In the early 1530s, Henry gained serious attention from Rome by threatening to create an independent English church, beholden only to the king. Clement VII thought Henry was bluffing, but this was a fatal mistake and Henry duly carried out the threat.
The new English church promptly granted the divorce, and Henry married Anne Boleyn in January 1533. In September of that year, she gave birth to a child, named Elizabeth. Henry now had two children, but both were girls.
In 1526, when the divorce was but a gleam in Henry’s eye, the coinage system was overhauled. Too much gold was going across the channel, so the values were increased by about 10 percent, the value of the sovereign going from 20 shillings to 22 shillings, six pence, as noted previously.
At the same time, several new denominations were created, such as the crown of the rose (four shillings, six pence) and the crown of the double rose (five shillings). In all, there were eight gold denominations, and one has to wonder how useful the system was.
Crown Design References Wives
The crown of the double rose and a similar half crown are especially interesting to modern numismatists. Henry put the initials of three wives on these gold coins: Katherine of Aragon (K), Anne Boleyn (A) and Jane Seymour (I). It is possible that the fifth wife (Katherine Howard) shared the letter K with Katherine of Aragon; numismatists are divided on this point.
The profile portrait of Henry VIII was added to the groat and half groat in 1526 and showed a smooth-faced ruler. In 1527, Henry grew a beard, but the portrait was not updated until 1544, when the Third Coinage (1544-47) commenced.
From 1526 to 1544, a considerable quantity of silver coins from the Second Coinage was struck, and specimens can be obtained with relative ease and at reasonable cost. The farthing, however, continued to be made in small quantities and a decent specimen will cost well over a thousand dollars.
The groats of the Second Coinage, with one exception, were made at London. The exception was struck at the ecclesiastical mint at York, which was under the control of Henry’s chief minister, Cardinal Thomas Wolsey.
The latter fell from power in 1529, however, one of the charges against him being that he had struck groats without royal permission and had even put his cardinal’s hat and initials (TW) on the reverse. Wolsey died on the way to his trial, which almost certainly would have ended with the headsman’s ax.
At the beginning of Henry’s reign, there were several provincial mints, including some controlled by the church—but by 1542, most of these had been forced out of existence, with the coinage now concentrated primarily at London and under direct royal control. The non-London pieces most commonly seen today are from Canterbury and York, both relatively prolific coin producers during that era.
During the mid-1530s, the break with Rome and Clement VII was made complete and Henry proceeded to loot the monasteries and convents of their wealth and lands. These were either kept by the king or parceled out to his loyal supporters.
Looting Leads to More
The silver and gold thus obtained fueled Henry’s foreign wars, but there never was enough money for such purposes. By 1540, the old religious establishment had been destroyed and replaced by the Church of England.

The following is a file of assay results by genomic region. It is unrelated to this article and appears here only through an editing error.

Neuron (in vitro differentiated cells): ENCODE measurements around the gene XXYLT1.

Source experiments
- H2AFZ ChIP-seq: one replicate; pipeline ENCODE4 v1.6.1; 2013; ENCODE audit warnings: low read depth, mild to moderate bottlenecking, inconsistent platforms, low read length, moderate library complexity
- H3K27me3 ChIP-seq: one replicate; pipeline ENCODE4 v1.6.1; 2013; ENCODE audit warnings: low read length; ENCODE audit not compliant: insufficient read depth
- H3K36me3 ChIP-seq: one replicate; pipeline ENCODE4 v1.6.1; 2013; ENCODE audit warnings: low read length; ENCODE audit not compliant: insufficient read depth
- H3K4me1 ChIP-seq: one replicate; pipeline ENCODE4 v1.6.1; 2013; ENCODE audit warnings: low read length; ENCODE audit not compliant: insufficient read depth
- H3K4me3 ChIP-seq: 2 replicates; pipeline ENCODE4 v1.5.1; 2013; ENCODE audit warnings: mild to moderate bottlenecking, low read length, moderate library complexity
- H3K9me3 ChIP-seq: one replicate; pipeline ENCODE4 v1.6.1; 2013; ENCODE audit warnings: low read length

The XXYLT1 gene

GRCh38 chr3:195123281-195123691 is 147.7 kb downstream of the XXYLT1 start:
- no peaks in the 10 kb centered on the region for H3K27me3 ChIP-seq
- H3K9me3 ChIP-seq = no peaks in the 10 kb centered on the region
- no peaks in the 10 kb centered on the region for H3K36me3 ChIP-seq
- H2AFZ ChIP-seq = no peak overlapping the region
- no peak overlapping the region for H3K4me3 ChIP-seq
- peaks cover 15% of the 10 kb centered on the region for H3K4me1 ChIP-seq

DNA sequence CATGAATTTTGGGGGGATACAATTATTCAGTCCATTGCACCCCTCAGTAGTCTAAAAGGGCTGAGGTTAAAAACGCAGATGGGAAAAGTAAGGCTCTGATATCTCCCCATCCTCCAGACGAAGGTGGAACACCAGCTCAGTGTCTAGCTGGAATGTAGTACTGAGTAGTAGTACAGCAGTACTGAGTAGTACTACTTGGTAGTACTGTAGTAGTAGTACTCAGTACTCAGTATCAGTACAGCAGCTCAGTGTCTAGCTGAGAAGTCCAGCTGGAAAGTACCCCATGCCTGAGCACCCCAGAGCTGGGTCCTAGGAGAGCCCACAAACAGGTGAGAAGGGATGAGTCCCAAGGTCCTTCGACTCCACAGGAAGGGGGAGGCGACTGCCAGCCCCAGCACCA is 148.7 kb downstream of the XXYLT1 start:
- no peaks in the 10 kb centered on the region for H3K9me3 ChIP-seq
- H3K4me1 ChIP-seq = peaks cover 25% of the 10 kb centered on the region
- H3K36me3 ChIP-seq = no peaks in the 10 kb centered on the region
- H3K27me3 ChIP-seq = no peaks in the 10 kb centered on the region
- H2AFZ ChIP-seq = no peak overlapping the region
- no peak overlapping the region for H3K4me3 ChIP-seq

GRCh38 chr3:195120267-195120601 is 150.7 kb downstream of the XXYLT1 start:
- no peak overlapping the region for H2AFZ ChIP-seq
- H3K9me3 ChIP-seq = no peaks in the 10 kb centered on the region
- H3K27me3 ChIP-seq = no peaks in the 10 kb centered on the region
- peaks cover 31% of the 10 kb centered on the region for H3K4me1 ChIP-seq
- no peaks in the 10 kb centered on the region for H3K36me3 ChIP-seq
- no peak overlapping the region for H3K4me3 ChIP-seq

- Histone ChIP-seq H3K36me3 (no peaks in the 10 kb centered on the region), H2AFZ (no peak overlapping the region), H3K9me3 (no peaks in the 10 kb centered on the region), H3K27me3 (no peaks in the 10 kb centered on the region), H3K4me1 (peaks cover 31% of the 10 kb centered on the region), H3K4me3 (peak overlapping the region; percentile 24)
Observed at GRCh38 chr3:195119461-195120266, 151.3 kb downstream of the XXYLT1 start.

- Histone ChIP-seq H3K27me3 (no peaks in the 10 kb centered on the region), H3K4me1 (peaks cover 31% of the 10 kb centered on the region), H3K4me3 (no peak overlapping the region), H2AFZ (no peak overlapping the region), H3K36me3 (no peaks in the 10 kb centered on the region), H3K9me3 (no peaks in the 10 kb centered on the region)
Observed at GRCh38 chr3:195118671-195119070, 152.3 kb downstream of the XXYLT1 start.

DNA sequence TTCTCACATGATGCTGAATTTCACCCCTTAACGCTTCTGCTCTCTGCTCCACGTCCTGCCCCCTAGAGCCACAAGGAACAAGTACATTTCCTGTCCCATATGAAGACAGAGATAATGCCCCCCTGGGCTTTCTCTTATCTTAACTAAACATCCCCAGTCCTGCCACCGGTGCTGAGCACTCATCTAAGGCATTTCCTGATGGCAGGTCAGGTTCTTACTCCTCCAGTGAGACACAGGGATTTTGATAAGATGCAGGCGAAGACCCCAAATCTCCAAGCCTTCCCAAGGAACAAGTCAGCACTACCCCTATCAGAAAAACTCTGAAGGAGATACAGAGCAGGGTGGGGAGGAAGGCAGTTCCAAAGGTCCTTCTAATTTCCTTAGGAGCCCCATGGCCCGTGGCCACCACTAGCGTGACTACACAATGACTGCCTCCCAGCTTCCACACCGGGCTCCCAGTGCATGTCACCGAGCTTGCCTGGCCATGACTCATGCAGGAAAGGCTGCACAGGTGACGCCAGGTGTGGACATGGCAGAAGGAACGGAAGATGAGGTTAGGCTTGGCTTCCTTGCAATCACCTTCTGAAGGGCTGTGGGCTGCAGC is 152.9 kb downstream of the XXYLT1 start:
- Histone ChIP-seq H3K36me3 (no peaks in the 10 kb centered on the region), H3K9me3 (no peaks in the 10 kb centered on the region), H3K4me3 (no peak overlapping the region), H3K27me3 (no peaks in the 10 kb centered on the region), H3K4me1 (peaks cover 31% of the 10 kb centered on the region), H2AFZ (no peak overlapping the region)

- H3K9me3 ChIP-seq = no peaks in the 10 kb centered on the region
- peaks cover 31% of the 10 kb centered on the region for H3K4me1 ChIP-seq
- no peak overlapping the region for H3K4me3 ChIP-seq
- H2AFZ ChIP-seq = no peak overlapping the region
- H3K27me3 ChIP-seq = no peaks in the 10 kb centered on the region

At the palace, meanwhile, all was not going well. Anne Boleyn, the second wife, had produced a baby girl, but after that she suffered a series of miscarriages. A frustrated Henry VIII prepared trumped-up charges of adultery against Anne, and she went to the executioner’s block in May 1536.
The king’s ever-roving eye already had settled on Jane Seymour. The new queen delivered a healthy baby boy, Edward, in October 1537 but died in childbirth, an all-too-common occurrence in those days.
After a lengthy search, English diplomats promoted Anne of Cleves as the fourth wife and sent a painting by Hans Holbein to impress Henry. He liked what he saw and the nuptials were announced.
When Anne came to England, however, Henry was less than pleased and made some unfavorable remarks about the accuracy of the painting. He did reluctantly marry Anne of Cleves, but soon persuaded her that a real divorce was better than the ax. She got the message and quietly faded from the scene.
The next wife (in 1541) was Katherine Howard, but here the adultery might have been real and she, too, went to the block, in February 1542. The last wife, Katherine Parr, outlived Henry, and their relationship is generally thought to have been a cordial one.
Funding Wars by Debasing Currency
By 1543, Henry once more was desperate for funds to pay for his foreign wars, especially the one with France. Parliament was increasingly unresponsive to his seemingly endless demands for higher taxes, so Henry turned to debasing the currency for a quick profit.
In 1544, the law was changed and the silver coinage became the main target of his debasement efforts. Over the next three years, its fineness would fall from more than 90 percent to only 25 percent, creating a quick influx of funds but at the same time presenting problems for the future.
Because of the debasement, Henry introduced a denomination not seen for several decades: the shilling (12 pence)—or, as it was called in those days, the “testoon.” The testoon was roughly the size of the modern U.S. half dollar and an impressive coin when struck in high-quality silver.
Unfortunately, as the massive debasement gathered momentum, the quality of the silver coinage took a nosedive. The shilling had a facing portrait of Henry, now with a beard, but the fineness was so low that any kind of wear exposed the copper. For this reason, Henry soon became known as “Old Copper Nose,” probably not one of his favorite expressions.
Britons quickly realized the extent of the debasement and the fact that they were being cheated out of their rightful funds by a greedy king. Among the comments that made the rounds: “These testons looke redde … they blush for shame.”
By late 1546, Henry VIII was running out of places to raise more funds. The debasement could go no further and Parliament was increasingly restive. Perhaps it was just as well that the king died in January 1547 at the age of 55; matters would have gotten only worse for him after that time.
Henry was succeeded by his son Edward VI, who continued to issue the debased coinage for a short time but then began the painful process of undoing the damage. Edward died in 1553 and was followed by his older sister, Mary, but she died in 1558.
The next ruler was Elizabeth I, the daughter of Anne Boleyn and one of the greatest monarchs to occupy the English throne.